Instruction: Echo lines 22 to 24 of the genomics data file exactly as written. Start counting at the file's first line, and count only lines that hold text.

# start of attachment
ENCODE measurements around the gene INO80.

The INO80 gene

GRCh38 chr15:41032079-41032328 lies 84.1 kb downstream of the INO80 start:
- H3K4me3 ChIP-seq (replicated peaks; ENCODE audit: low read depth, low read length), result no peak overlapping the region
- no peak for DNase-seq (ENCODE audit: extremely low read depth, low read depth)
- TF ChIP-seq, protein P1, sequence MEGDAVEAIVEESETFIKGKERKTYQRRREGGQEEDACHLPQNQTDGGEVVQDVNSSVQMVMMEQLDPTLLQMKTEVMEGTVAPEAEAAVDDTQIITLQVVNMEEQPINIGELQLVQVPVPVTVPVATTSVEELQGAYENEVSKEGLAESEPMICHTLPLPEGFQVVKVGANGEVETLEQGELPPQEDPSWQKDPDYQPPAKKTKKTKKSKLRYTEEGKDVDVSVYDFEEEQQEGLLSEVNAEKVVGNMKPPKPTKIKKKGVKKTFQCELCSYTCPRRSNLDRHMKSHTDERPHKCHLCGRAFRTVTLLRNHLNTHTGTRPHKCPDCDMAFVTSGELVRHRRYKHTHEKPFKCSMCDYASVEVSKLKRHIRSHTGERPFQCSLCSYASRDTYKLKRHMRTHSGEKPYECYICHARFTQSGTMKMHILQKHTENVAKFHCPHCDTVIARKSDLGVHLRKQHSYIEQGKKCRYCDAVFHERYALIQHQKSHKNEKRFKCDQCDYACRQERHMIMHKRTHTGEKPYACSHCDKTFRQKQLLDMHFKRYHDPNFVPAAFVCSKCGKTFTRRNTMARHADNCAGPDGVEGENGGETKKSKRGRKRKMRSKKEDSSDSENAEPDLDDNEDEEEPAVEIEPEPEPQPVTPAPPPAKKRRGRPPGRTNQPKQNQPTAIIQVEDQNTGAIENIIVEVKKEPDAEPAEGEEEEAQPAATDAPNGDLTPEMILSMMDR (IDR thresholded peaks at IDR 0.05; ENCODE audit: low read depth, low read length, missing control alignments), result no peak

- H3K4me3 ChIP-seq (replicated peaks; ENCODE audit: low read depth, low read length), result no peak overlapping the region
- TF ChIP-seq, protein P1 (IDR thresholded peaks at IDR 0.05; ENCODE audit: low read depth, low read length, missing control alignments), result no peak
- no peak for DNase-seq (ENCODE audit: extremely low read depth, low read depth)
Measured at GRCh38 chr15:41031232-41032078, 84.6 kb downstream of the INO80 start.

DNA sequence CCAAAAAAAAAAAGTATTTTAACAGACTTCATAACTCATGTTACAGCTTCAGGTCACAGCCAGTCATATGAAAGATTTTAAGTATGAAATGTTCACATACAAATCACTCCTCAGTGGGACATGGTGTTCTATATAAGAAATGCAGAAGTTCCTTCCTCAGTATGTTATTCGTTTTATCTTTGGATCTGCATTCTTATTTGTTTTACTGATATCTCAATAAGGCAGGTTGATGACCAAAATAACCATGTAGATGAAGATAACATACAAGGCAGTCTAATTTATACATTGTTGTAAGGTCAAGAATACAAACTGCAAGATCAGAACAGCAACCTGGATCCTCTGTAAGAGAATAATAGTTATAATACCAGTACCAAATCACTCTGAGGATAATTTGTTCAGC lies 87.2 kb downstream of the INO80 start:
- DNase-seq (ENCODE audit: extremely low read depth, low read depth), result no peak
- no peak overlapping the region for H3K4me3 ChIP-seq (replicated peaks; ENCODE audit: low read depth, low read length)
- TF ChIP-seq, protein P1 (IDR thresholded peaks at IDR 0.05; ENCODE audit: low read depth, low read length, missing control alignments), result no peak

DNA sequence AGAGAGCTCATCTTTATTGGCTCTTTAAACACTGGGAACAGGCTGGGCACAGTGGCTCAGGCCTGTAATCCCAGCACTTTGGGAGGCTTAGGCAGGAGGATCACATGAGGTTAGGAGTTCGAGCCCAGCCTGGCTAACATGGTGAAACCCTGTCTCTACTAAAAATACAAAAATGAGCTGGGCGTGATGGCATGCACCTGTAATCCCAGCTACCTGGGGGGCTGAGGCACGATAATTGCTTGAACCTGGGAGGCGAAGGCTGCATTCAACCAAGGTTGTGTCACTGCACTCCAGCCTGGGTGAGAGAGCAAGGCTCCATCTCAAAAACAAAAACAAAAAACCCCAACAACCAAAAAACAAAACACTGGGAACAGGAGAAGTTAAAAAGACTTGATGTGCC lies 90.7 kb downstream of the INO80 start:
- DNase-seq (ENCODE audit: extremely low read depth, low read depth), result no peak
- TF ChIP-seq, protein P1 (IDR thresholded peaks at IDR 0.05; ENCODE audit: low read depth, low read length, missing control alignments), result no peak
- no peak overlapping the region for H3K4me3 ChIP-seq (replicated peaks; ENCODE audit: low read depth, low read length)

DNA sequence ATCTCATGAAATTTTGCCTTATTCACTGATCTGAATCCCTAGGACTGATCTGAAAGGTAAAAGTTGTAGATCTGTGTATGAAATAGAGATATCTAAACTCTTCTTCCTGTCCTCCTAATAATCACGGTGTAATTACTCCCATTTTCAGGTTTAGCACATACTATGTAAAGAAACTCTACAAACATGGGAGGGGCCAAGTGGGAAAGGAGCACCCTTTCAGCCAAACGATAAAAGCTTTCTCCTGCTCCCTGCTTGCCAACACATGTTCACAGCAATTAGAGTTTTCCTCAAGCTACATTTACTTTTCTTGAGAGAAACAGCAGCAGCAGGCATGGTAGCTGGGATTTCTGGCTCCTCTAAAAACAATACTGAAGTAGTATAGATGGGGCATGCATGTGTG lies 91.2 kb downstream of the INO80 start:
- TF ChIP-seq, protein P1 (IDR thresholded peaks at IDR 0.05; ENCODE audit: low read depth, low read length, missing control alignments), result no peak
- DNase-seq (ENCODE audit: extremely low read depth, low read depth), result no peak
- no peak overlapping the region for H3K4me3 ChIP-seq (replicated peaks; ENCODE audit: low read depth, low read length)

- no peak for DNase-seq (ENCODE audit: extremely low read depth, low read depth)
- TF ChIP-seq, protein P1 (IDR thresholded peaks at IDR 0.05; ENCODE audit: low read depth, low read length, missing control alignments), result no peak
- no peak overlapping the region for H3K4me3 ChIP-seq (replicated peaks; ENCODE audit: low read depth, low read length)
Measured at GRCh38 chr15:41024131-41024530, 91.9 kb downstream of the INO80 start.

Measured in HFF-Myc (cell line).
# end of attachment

- no peak overlapping the region for H3K4me3 ChIP-seq (replicated peaks; ENCODE audit: low read depth, low read length)

- no peak for DNase-seq (ENCODE audit: extremely low read depth, low read depth)
- TF ChIP-seq, protein P1 (IDR thresholded peaks at IDR 0.05; ENCODE audit: low read depth, low read length, missing control alignments), result no peak